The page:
A TV writer takes on Bill ClintonJuly 24,2013
By Jim Lowe
“OK, dogs, politics … Montpelier. How can we miss?” Kathleen Keenan said of what’s up next in Lost Nation Theater’s celebration of its 25th year as theater-in-residence at Montpelier City Hall Arts Center.
For an even bigger chance of success, Lost Nation chose as a subject a most well-liked, albeit controversial, president.
Lost Nation Theater will present veteran Rochester actor Ethan Bowen in “My Buddy Bill,” Rick Cleveland’s one-man comic tale of real and imagined conversations with Bill Clinton, Aug. 1-11.
“It’s a guy who wrote shows for ‘West Wing’ and ‘Six Feet Under,’ so he’s clearly a good TV writer,” Bowen said in a recent interview.
“I like it,” he said. “It’s like you’re sitting at a kitchen table with a beer and this really good storyteller is telling you a good yarn – the feeling of sitting around a pot bellied stove and (Sen. Patrick) Leahy telling you a story.”
Cleveland himself performed “My Buddy Bill” himself on stage and, in 2008, on television for Comedy Central.
“Part travelogue, part insight into the strange world of adult male friendship,” reported Anthony Layser in TV Guide at the time, “Cleveland presents his relationship with Clinton in such imaginative detail that audiences who have seen the show have been left wondering what is fact and what is fiction.”
In the “West Wing” period, Cleveland ends up visiting the Oval Office.
“He’s scratching Bill Clinton’s dog’s ear and Clinton walks in, and the dog peed all over the carpet,” Bowen said. “That moment bonded them in a way. They started talking. My character does something to stop the dog peeing.”
Cleveland and Clinton begin meeting and talking together. They walk on the beach; they meet in Arkansas; they travel to London where Cleveland’s play is being premiered.
“He’s a great storyteller,” Bowen said of Cleveland. “It’s all these little details about Clinton and his world. This guy, all through it, is ‘I can’t believe this story is happening to me.’”
After the first story, Cleveland describes his dad was an alcoholic bus driver, his mother was a drill press operator in a factory, while he almost dropped out of high school.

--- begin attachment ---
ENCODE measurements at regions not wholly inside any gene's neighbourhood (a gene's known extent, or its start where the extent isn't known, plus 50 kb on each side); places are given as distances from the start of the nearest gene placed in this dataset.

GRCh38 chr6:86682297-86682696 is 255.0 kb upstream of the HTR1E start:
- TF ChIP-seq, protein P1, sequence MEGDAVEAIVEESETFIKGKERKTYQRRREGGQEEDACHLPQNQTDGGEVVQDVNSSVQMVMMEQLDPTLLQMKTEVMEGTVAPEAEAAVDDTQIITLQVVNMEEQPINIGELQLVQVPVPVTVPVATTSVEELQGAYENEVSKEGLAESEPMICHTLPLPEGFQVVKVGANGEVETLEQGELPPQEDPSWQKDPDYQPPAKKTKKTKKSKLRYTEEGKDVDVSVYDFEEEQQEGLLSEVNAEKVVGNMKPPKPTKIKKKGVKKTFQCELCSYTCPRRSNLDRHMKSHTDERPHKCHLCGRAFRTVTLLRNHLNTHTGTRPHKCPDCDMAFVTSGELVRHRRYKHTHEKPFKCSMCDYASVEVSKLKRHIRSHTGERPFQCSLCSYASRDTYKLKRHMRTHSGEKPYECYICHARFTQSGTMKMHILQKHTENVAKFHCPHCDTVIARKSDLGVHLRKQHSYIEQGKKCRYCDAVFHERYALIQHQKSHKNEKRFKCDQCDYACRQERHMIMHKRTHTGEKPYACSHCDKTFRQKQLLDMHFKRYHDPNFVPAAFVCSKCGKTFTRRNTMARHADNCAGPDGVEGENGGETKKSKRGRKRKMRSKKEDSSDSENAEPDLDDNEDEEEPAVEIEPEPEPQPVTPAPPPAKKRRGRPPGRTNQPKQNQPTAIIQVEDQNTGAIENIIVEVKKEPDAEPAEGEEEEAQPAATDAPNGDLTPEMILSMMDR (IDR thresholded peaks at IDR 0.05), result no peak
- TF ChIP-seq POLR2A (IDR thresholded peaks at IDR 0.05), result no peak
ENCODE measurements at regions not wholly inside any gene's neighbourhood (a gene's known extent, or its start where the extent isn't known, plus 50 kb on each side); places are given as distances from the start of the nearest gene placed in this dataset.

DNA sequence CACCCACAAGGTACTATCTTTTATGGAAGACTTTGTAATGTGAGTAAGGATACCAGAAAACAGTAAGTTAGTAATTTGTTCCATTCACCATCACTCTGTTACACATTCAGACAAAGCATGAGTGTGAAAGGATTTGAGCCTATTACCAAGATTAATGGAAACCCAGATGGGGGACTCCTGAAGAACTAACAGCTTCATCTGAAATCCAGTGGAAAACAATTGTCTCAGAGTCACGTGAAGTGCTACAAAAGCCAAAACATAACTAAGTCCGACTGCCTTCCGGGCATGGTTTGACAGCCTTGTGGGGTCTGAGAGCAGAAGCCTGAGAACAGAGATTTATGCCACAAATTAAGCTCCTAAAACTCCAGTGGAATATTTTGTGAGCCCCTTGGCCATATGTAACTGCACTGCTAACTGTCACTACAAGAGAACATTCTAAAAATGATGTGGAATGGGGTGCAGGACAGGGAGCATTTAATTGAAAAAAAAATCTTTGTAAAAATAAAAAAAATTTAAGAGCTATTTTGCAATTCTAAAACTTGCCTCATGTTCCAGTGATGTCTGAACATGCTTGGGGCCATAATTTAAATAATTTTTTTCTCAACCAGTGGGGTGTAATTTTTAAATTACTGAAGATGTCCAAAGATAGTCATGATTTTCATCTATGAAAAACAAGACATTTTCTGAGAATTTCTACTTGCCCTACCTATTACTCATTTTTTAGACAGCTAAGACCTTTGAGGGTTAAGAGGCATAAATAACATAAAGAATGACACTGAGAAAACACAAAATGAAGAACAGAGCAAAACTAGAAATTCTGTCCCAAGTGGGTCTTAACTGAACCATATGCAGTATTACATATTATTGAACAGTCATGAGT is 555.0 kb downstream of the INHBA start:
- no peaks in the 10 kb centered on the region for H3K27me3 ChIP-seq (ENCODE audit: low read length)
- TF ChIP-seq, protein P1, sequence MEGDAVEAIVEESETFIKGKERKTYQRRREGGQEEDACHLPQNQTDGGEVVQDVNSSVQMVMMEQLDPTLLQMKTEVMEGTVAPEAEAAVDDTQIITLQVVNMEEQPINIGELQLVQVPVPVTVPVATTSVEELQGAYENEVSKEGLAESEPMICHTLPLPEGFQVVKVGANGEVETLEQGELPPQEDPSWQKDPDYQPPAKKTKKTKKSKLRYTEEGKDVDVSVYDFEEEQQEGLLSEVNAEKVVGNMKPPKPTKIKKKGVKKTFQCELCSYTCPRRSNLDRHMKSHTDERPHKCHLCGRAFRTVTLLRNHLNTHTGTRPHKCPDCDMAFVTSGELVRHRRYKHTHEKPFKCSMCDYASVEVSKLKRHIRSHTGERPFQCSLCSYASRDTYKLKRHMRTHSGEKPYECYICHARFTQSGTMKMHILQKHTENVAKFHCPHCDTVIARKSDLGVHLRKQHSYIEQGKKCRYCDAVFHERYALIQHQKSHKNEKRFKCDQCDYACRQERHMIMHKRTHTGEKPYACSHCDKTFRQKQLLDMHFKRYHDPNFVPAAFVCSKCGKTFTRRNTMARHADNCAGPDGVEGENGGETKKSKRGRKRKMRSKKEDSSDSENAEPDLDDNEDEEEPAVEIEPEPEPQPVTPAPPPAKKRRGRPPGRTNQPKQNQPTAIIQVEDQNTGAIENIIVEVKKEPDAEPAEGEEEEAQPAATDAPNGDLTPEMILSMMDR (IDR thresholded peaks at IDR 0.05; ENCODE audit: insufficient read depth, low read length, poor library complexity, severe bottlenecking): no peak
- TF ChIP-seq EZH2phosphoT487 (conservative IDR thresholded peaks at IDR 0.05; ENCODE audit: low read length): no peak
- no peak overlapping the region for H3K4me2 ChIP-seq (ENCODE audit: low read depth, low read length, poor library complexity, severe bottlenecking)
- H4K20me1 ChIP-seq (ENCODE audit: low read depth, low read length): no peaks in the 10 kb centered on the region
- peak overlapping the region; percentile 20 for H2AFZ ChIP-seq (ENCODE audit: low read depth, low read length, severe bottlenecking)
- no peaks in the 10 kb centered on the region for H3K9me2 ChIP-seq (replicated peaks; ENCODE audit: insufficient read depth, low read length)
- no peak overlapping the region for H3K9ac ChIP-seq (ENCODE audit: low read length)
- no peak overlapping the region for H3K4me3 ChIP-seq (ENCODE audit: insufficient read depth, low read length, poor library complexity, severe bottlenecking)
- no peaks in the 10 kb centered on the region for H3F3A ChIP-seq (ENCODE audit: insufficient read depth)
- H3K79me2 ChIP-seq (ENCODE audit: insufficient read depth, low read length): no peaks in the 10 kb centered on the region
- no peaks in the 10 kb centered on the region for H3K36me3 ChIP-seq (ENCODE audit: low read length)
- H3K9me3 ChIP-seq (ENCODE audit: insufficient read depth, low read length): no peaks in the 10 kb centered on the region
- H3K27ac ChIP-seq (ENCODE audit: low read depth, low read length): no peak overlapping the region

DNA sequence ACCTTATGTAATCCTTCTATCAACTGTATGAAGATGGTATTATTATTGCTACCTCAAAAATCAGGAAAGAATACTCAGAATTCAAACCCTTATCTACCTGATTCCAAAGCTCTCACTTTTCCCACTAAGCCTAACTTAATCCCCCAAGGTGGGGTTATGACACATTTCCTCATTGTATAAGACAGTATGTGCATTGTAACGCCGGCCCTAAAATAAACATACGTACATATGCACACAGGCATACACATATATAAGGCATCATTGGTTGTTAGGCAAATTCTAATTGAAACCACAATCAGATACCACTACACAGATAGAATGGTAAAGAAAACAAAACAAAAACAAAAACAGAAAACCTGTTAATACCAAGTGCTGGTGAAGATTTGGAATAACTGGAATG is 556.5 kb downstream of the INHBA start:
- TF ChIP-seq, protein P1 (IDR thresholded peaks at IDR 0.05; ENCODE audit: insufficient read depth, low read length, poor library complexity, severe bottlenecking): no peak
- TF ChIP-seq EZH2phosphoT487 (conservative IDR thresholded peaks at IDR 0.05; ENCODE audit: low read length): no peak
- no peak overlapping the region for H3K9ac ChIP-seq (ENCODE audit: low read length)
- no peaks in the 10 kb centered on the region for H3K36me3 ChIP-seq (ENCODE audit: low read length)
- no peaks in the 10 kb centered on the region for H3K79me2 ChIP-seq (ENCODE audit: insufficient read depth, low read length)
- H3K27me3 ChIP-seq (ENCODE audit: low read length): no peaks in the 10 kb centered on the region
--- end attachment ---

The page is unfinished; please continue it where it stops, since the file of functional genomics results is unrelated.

“It’s sort of the all-American story when even a high school stoner can end up walking on the beach and having a chat with the president,” Bown said.
The show works, in part, because Clinton really likes people, people from all walks of life – and, of course, all the women.
“But the sense of Clinton connecting, and really enjoying connecting with people, is what’s really clear in this,” Bowen said. “It’s both the journey with this guy, this set of extraordinary series events and this vision of a down-home version of Clinton.”
There are five sections and each one is a different meeting with Clinton.
“I just get up there and tell this story of how it happens – from the very beginning to how it ends up ending, it’s a little bittersweet.”
For Bowen, preparing this role is quite different from learning a straight play.
“The big thing here is that your relationship with the audience,” he said. “You’re telling a story to the audience so it’s very much, ‘Hi, how are you? Welcome to my world.’
There are parts that are easier and others that are more difficult.
“I don’t have to imagine myself in a deep place,” Bowen said. “The big thing is that I can prepare myself as much as I want in rehearsal, but I don’t know how it will go in front of an audience – because that’s the other character in the play. And every audience is different.”
“It’s a wonderful yarn,” Bowen said. “I don’t think this guy would let the truth stand in the way of a good story. But probably all of it happened.”
Lost Nation Theater
Lost Nation Theater presents Ethan Bowen in “My Buddy Bill,” a one-man comedy by Rick Cleveland, Aug. 1-11 at City Hall Arts Center, 39 Main St. in Montpelier. Performances are at 7 p.m. Thursdays and Sundays, except 3 p.m. on Aug. 11; 8 p.m. on Fridays and Saturdays; plus a 2 p.m. matinee Saturday, Aug. 3. Tickets are $30-$15; call 802-229-0492, or go online to lostnationtheater.org.
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